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Vegetarianism and the Women's Suffrage Movement

I've been watching the great BBC series "Supersizers Eat..." and have learned quite a lot about food in doing so. Last weekend, one of the episodes I watched was the original, "Edwardian Supersize Me."

The premise of this series is that the featured personalities live for a week as a couple in a different time period. They eat an live as they would have on WWII war rations, Victorian England, Ancient Rome, and in ten more eras and decades. Giles Coren and Sue Perkins are funny together, and let's face it, far less squeamish than I'd be.


While watching the Edwardian episode, my ears perked up at the mention of vegetarian restaurants in the first decade of the 20th century (at last! An episode where I'd survive a week eating food of the period without getting rickets!).

The second item on the menu was lentil stew, so I was obviously not surprised to learn next that vegetarian restaurants were popular with suffragettes!


Okay, so that was a bit of a joke. I really had never thought about it before watching this program, but the information rattled off made sense. There was no alcohol, the vegetarian food took comparably less time to prepare than standard fare, meaning less time in the kitchen, and more time discussing topics such as politics with like-minded people. From what I understand Sue saying in this clip is that less time in the kitchen further liberated women, but I wasn't clear about whether women were cooking vegetarian meals at home as well. (Sue also notes that suffragettes sent to prison were urged to select vegetarian options as the meat was inedible; something I've read about suffrage and prisons here in the States as well.)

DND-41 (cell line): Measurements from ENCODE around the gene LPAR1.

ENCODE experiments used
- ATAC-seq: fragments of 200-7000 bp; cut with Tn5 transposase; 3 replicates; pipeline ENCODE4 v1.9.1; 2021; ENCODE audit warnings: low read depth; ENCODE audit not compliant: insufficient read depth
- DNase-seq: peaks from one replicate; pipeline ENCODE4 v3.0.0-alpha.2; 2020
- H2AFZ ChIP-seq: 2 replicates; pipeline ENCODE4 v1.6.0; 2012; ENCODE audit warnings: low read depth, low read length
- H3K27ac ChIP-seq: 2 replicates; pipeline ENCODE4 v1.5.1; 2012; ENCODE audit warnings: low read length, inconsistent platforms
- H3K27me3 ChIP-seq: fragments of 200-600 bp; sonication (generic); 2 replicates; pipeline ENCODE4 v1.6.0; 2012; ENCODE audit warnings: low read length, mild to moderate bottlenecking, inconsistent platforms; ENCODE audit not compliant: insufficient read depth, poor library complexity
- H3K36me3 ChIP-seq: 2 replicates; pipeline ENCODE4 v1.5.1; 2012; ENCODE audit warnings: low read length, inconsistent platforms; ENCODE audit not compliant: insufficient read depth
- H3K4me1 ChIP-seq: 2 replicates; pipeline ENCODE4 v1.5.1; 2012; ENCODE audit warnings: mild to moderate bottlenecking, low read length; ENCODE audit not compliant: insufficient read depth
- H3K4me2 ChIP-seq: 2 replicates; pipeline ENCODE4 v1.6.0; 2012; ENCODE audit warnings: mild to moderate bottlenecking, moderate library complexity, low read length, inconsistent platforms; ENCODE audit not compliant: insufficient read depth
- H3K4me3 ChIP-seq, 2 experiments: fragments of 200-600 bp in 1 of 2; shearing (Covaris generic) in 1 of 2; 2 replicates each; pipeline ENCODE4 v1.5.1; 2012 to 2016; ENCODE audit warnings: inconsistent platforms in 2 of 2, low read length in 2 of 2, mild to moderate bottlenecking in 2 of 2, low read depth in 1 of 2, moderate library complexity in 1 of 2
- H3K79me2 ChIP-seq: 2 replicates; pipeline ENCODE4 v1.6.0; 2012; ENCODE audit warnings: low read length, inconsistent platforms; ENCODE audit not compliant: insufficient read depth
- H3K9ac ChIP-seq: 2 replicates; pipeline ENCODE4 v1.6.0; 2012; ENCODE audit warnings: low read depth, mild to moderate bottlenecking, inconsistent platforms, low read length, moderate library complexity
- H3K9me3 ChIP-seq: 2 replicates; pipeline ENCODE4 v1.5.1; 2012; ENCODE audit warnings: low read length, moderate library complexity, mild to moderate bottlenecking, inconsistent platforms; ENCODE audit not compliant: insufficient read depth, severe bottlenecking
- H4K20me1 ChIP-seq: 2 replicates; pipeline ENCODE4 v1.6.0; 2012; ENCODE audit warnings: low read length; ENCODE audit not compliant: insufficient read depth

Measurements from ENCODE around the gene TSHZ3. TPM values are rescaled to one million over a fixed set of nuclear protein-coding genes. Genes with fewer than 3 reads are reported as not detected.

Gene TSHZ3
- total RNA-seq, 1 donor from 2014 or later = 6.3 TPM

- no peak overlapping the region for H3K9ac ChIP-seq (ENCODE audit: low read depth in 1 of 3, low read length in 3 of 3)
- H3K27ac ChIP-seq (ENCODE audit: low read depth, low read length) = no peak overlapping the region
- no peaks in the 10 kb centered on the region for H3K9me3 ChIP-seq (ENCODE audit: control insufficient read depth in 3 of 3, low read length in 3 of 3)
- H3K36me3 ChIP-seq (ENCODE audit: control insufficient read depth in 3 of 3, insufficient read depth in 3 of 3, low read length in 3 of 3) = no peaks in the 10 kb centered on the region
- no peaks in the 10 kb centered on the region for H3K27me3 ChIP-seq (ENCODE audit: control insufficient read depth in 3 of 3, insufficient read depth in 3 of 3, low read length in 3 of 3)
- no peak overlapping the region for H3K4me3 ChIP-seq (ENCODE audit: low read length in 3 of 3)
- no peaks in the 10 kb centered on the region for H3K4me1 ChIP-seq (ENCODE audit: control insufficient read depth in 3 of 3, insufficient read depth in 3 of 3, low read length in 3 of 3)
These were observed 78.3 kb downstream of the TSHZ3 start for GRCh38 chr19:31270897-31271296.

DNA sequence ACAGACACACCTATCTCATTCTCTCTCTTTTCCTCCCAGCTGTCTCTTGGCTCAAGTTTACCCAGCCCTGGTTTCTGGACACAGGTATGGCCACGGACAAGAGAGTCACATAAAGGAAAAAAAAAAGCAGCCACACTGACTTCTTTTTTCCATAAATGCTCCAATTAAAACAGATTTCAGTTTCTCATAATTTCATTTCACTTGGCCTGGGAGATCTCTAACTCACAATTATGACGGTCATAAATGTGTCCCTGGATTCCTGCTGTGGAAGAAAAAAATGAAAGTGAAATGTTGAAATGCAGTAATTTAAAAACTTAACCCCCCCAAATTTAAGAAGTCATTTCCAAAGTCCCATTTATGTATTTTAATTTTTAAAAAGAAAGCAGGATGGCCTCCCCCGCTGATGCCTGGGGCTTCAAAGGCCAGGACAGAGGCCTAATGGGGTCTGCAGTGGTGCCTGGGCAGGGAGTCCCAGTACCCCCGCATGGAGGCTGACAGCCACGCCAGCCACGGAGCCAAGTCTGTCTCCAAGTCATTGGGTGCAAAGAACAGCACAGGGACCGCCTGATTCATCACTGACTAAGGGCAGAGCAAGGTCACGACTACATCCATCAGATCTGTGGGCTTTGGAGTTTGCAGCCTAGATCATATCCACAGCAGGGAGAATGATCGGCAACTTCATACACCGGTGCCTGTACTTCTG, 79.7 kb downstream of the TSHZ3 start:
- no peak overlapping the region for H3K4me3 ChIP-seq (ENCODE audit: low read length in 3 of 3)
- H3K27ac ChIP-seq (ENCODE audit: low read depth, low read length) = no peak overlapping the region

I was hoping to have time to do more reading and writing on this topic before the week ended, but, I haven't had nearly as much downtime as I anticipated. I do have a number of women to look up, including Margaret Cousins (who indeed seems to have encouraged the preparation of vegetarian fare at home in order to reduce time spent in the kitchen), Leonora Cohen, who grew up vegetarian—eating "clean" to prevent tuberculosis, and continuing eating vegetarian for humanitarian reasons, and Margaret Clayton, who did indeed write about vegetarian food in prison. The article I'm reading right now seems to address what is maybe a chicken or egg situation in general, and thus far, I recommend it.


(Thank you to Curious Squid for the series recommendation!)

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